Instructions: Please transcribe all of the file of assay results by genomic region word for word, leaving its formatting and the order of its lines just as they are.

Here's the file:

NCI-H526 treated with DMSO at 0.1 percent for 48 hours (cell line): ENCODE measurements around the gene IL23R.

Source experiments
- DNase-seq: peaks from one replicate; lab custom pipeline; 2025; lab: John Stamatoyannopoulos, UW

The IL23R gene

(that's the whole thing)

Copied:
NCI-H526 treated with DMSO at 0.1 percent for 48 hours (cell line): ENCODE measurements around the gene IL23R.

Source experiments
- DNase-seq: peaks from one replicate; lab custom pipeline; 2025; lab: John Stamatoyannopoulos, UW

The IL23R gene